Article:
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11 Comments on "The End of the Nominal Recovery"

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watcher7
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Good news for a stockmarket rally. Headlines of varies articles ‘linked’ on PrudentBear website suggest positive environment for stocks: Weak Housing Data Signal That Economy Is Losing Steam Manufacturing Shows Weakening From China to Europe Jobless Claims in U.S. Increased Last Week to 472,000 Economists Will Scour Private Sector in June Jobs Report Pending Sales of Existing U.S. Homes Decreased 30% in Ma CBO tells Obama deficit panel that forecast remains bleak Manufacturing Weakens From China to Europe as Economic Recovery Moderates Fears mount over slowing global demand Peterson’s $1 Billion Bet Shows Return as Deficit Concerns Rise New Vehicle… Read more »
Ross
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OK watcher give us the contrarian news on the market direction. You forgot the big negative in the consumer sentiment survey this week and the revised downward past month. And maybe you can see your way to explain how p/e’s can be sustained when extend and pretend means the balance sheets have all sorts of bogey’s in them?

Ross
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Watcher, check also the 20 day rate of change on the Baltic dry index
http://investmenttools.com/futures/bdi_baltic_dry_index.htm

Hope my statement above doesn’t read dismissively, it wasn’t supposed to be.

Lachlan
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Maybe watchers points are buy signals for central planners trying to engineer markets with a printing press. I wont be betting on it but. Anything can happen anytime. Who knows their minds at any one time and who knows when the inevitable fail will arrive.

AnnoyingOrange
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That Baltic Index page says everything is sweet at the bottom, there are some excerpts below suggesting trade is booming … am I missing something? I am keen to have this explained. 6/18/10 Maersk, the world’s biggest container shipping group, is warning of an unprecedented shortage of containers in the run-up to the peak shipping season on the back of a strong rebound in global trade. 6/10/10 Container traffic at major ports in India for the April-May period increased by 21 % YoY. 4/9/10 Oppenheimer analyst Scott Burk said the very large crude carrier day rate was about $59,000 Friday,… Read more »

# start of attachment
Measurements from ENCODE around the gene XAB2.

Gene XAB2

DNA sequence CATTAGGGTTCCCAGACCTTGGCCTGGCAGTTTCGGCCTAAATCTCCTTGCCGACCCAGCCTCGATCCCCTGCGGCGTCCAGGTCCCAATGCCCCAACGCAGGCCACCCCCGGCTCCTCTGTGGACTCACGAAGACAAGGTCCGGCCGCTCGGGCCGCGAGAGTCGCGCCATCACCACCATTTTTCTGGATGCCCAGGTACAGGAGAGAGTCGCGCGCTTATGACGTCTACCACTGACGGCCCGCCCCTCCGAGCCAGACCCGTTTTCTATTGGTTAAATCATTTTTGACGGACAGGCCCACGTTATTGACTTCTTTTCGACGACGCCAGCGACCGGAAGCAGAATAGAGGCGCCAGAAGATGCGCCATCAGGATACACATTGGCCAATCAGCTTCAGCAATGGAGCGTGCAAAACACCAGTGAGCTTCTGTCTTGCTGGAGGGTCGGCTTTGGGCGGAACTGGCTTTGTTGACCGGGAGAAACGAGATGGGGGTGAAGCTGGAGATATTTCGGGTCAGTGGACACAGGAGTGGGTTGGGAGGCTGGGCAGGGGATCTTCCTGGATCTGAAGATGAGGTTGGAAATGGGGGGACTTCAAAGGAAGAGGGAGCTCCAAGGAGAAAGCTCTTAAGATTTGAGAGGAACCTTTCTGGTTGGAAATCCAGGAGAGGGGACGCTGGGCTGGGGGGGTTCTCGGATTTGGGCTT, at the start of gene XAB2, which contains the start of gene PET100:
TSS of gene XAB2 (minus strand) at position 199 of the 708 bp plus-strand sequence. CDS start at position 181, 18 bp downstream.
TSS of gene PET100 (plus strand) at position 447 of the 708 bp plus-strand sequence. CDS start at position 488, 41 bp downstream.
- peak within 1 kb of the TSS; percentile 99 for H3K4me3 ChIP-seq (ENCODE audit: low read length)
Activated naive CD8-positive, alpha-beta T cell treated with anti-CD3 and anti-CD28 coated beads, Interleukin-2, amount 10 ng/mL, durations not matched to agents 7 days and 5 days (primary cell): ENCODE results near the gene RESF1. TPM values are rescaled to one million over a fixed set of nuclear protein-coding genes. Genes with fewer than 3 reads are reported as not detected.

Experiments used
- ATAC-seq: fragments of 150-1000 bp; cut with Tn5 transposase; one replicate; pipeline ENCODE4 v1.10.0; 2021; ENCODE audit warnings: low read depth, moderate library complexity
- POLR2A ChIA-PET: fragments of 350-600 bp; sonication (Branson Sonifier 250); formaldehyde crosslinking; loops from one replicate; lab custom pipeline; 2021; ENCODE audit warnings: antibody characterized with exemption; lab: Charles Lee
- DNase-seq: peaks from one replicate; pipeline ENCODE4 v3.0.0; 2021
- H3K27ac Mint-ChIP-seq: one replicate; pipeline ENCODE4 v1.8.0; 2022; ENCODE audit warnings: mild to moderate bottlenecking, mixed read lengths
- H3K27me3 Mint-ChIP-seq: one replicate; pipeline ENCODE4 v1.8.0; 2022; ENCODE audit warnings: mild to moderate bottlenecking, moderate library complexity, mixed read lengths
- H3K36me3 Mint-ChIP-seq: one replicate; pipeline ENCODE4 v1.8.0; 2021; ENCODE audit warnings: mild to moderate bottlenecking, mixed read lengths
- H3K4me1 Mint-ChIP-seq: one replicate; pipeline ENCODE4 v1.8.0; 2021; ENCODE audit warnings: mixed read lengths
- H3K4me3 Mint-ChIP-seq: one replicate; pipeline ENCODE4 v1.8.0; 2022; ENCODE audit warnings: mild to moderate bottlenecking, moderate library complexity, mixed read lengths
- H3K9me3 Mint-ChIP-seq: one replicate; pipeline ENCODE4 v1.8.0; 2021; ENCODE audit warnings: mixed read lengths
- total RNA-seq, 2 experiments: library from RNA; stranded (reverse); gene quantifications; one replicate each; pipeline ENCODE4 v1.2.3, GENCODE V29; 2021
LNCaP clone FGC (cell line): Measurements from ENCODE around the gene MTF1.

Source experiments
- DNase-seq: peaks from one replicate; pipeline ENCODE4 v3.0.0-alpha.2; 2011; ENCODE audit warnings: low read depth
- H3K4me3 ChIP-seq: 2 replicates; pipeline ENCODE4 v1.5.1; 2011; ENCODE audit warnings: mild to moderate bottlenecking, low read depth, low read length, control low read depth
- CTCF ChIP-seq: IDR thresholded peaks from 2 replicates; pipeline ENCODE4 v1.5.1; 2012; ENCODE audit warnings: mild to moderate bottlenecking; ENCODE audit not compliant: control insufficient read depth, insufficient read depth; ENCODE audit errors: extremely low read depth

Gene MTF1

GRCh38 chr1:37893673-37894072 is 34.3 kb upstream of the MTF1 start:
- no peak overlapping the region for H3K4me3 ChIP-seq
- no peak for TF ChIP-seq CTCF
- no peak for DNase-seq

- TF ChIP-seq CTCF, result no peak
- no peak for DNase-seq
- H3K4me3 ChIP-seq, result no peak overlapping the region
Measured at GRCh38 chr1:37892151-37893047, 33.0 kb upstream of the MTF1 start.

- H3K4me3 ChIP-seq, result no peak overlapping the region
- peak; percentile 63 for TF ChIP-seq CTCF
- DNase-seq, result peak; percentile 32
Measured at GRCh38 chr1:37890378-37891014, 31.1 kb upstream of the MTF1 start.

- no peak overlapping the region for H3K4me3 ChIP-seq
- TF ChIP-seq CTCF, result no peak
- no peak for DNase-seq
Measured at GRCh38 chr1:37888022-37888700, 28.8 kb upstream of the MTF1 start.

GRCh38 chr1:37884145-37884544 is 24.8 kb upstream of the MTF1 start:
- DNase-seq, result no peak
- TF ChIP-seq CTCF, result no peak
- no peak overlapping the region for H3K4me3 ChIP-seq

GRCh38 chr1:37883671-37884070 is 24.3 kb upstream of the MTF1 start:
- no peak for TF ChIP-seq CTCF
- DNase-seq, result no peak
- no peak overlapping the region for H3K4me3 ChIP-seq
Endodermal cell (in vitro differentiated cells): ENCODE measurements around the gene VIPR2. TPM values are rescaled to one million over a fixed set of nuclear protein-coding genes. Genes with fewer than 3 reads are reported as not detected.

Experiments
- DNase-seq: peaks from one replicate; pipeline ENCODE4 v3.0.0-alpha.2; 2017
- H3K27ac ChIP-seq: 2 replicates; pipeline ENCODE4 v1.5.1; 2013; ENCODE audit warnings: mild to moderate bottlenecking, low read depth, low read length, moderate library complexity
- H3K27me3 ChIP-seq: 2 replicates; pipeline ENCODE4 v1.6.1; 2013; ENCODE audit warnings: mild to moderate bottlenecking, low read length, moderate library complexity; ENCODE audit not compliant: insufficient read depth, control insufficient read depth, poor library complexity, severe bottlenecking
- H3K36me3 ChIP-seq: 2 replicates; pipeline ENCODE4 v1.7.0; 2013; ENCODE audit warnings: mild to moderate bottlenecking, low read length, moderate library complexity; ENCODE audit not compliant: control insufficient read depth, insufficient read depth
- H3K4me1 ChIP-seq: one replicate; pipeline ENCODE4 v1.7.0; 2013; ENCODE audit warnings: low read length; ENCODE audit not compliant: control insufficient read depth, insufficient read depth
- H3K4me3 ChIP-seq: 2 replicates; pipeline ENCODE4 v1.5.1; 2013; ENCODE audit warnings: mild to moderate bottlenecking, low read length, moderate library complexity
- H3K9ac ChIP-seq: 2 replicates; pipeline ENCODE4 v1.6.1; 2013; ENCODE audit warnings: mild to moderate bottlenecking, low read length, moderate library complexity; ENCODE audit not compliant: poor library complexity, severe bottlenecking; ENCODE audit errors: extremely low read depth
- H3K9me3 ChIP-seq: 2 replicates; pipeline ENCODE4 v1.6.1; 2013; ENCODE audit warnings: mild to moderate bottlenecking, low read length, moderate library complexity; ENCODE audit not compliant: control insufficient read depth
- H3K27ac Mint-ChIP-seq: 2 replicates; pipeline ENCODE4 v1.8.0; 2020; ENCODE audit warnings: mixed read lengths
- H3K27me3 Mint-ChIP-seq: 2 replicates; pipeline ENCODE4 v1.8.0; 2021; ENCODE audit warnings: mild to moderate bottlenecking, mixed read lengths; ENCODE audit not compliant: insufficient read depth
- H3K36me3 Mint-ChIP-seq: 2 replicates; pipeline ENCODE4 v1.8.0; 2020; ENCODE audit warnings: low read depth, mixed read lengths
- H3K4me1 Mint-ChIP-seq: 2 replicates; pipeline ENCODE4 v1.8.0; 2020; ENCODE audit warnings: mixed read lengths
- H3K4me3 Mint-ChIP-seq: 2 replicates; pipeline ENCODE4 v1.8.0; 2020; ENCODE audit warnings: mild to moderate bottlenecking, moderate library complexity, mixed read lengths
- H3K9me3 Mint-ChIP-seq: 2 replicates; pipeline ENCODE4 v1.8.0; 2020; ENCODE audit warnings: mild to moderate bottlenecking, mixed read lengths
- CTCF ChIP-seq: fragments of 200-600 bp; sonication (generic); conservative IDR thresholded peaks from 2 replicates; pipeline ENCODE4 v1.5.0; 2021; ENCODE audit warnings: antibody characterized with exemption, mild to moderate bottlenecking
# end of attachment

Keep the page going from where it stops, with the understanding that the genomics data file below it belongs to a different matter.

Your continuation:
Justin
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“But did the Fed really stop buying MBS?” Interesting, one would think that if the government wants to keep ‘bond prices’ high it will have to keep buying. Evidently the market thinks they will.

AO, I was under the impression that the Baltic Dry Index was a measure of the cost of shipping ‘dry’ as opposed to ‘wet’ i.e. oil, raw materials. Maybe Maersk is a short opportunity?

Ross
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@Lachlan, maybe so. Watcher was talking about a run up all this year. Out of the BDI charts you can see the S&P500 would have to sharply turn and run. That position is not the traditional sell in May and stay away. @Justin, the BDI is for bulk shipping based on the hourly hire rates. Merchandise shipping is analysed on the lay up rates and the container freight costs and size of the peak season surcharges. Intra Asia air and ocean have been up since Q3 09. Without me making any particular statement, air freight can be seen as a… Read more »
Ross
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watcher7
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Ross, you maybe right. The next month or two things will be revealing. Barton Biggs has become less bullish and sold about half his stock investments this week. “Ralph J. Acampora, a market analyst with more than 40 years of experience, said he moved entirely out of stocks and into cash late last month. Now a partner at Alverita, a wealth management firm in New York, he said recent setbacks suggested that the market would drop another 10 or 15 percent, probably until September or October, before resuming another “meaningful rally” (Jeff Sommer, A Market Forecast That Says ‘Take Cover’,… Read more »
Stillgotshoeson
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Ross
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Watcher, Paulson is not of my favourites – he talks out the side of his mouth like Buffet. I don’t agree on his comments on the US consumer and that is the heart of the double dip as I see it. I agree though that US real estate might be at fair value as long as the local conditions have unemployment around the national average. The worst and best thing about the US is portability. You know the thing that allowed Greenspan to get away with his “small isolated areas of housing irrational exhuberance” (para). When a US town or… Read more »